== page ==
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Fighting for in-state tuition

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Sierra Kennedy, Business Administration Senior, explains her struggle with Administration over in-state tuition Wednesday afternoon. Ashlee Salamon/Arizona Daily Wildcat

Business administration senior Sierra Kennedy wants to be an Arizona resident. But, until recently, a long road of administrative hurdles has kept the Pennsylvania native from achieving that status.


Kennedy is one of many students bewildered by the classification process that determines whether a student will be charged in-state or out-of-state tuition. Students say complicated and seemingly-unfair standards have left them scrambling to pay for their classes.

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Kennedy said that she was told by the Residency Office that because her parents were on her Free Application for Federal Student Aid and they were taking out a Parent Plus loan, she was unable to be considered a resident, since that is not adequate proof of ""independence.""


When Kennedy inquired how to remove her parents from her forms, the Residency Office replied that she would have to prove that she has no contact with her parents for a year or get married.


Kennedy is financially independent and pays Arizona taxes, but she is still not considered an in-state student.


""Since I only have $3,000 in loans to go to school and an out-of-state tuition, I can only take one class,"" she said. ""I could have graduated earlier if I took more classes this semester. In my head, I got screwed.""


Kennedy got married last month, and is now considered ""independent."" As a result, her parents will now be removed from her FAFSA. She submitted a new FAFSA for the spring but said she has not heard back from Financial Aid.


Adding to the confusion, Kennedy said is considered an in-state student by Pima Community College standards, but not by the standards of the UA.


John Nametz, Financial Aid director, said, ""It is not uncommon to have UA students be considered in-state residents at Pima, but out-of-state residents at the UA.""


He explained that proving residency is a different, and usually easier, process at a community college than at a state university.


The most difficult part of getting in-state tuition is being self-supporting for two years prior to the semester you are applying for, Nametz said.


""So let's say someone is starting school during fall 2010, that person needs to prove financial independence for both 2008 and 2009,"" he said.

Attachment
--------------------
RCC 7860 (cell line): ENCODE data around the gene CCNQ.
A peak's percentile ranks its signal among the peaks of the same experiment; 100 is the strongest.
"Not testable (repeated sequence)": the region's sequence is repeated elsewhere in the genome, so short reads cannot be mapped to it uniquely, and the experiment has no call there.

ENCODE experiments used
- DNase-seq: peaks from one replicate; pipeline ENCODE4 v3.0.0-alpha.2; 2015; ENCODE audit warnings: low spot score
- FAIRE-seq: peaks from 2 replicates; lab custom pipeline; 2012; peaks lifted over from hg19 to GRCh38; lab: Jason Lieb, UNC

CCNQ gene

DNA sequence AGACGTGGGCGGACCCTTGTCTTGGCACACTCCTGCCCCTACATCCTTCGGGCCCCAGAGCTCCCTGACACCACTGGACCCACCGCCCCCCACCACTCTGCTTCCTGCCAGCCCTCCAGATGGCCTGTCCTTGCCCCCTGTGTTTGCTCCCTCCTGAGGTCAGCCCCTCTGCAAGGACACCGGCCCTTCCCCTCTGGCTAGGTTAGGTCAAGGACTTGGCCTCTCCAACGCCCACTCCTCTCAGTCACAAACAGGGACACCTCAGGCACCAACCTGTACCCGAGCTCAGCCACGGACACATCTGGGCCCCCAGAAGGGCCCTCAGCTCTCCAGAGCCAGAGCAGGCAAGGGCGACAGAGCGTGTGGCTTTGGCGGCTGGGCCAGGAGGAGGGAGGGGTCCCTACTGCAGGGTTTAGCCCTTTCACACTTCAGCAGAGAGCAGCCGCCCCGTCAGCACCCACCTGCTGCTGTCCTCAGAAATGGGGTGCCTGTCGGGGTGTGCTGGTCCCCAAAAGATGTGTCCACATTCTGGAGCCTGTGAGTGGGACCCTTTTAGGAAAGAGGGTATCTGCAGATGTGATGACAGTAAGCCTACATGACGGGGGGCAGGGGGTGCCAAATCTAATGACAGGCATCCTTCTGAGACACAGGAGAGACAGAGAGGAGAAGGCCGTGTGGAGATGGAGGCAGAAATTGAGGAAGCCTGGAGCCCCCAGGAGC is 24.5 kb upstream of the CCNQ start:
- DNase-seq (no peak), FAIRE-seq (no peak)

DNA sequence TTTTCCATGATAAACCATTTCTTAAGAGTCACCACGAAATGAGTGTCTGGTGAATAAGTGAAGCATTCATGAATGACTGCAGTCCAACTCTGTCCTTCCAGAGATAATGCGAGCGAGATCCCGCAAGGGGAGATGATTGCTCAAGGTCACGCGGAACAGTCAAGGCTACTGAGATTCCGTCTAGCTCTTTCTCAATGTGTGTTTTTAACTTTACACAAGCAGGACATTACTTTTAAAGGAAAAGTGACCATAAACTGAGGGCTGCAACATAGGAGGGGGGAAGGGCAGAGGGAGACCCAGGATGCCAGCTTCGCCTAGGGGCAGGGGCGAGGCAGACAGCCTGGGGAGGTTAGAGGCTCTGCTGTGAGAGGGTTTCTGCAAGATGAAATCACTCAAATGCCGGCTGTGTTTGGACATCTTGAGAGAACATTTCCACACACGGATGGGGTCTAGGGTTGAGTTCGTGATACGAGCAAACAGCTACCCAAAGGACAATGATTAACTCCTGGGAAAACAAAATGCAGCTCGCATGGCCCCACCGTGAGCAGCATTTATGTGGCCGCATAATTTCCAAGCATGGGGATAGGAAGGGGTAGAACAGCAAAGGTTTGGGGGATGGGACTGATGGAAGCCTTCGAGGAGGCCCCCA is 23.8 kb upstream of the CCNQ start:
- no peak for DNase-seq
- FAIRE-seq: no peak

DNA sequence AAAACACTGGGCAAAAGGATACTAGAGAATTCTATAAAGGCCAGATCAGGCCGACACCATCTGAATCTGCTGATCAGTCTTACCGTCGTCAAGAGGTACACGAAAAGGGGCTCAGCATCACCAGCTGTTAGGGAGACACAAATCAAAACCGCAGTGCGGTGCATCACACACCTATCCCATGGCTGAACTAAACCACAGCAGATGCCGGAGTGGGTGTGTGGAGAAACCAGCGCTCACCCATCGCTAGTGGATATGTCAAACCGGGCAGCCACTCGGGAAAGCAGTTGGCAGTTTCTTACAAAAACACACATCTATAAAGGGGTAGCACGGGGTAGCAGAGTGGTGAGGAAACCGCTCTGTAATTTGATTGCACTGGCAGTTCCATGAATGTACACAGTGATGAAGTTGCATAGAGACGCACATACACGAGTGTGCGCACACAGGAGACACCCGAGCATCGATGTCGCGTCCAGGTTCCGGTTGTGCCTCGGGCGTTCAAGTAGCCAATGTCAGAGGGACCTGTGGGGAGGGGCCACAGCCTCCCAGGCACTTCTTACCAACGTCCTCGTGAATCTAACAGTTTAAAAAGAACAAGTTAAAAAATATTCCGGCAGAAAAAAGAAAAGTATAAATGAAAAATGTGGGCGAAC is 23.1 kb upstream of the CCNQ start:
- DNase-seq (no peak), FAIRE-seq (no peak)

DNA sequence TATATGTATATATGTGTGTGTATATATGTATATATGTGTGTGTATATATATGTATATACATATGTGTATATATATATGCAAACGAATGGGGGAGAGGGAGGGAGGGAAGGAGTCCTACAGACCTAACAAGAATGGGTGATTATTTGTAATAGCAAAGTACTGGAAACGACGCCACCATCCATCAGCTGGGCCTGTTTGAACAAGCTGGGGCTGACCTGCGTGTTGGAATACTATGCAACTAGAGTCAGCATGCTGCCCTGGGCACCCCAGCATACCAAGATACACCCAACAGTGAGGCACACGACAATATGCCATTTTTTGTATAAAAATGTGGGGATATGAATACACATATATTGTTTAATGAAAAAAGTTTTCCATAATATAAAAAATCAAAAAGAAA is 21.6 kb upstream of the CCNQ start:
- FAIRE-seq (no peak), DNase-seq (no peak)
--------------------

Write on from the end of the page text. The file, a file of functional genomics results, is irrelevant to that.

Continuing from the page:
These constraints have posed difficulties for some students.


2008 alumnus Sean Feldman, an Illinois native, said that the ""process for obtaining a shot at receiving an in-state status was long and brutal.""


Feldman said that his parents' names were on his FAFSA, but that did not immediately disqualify him from receiving in-state tuition.


Filing the FAFSA independently is a different process than filing independently for in-state tuition, he said. ""It is true that you must include your parents' financial information on the FAFSA until you qualify as independent in the eyes of the government.""


Feldman said the first step was to file with the admissions department as an in-state student.


Since his parents were not assisting him with payments or tuition, he applied independently.


""They basically give you a list of criteria and information you need to bring in to prove that you have been residing independently in the state of Arizona,"" he said.


Among the criteria are two years worth of bank statements, an Arizona voter registration, pay stubs for jobs held in Arizona, a driver's license and state ID, Arizona vehicle registration, insurance and tax return forms for at least two years filed in Arizona.


After collecting this information, Feldman said he was required to meet with a head of the financial aid department.


""Believe me when I say that this school will do or find anything to not give you the benefit of in-state status,"" Feldman said of his experience.


The first time he met with a financial aid representative he was denied in-state status.


Feldman said he was denied because his statements didn't display sufficient activity to prove that he was living independently.


Feldman explained that he had another checking account, in Ill., from which he was withdrawing to help pay for school.


""This almost blew it for me because once he saw this other account in a different state, he questioned how I was depositing into it, and how often I leave to state to go back home,"" he said. ""Somehow, I talked my way out of it, and once I finally brought in those statements showing transactions mainly from the UA, he finally signed off on my status.""


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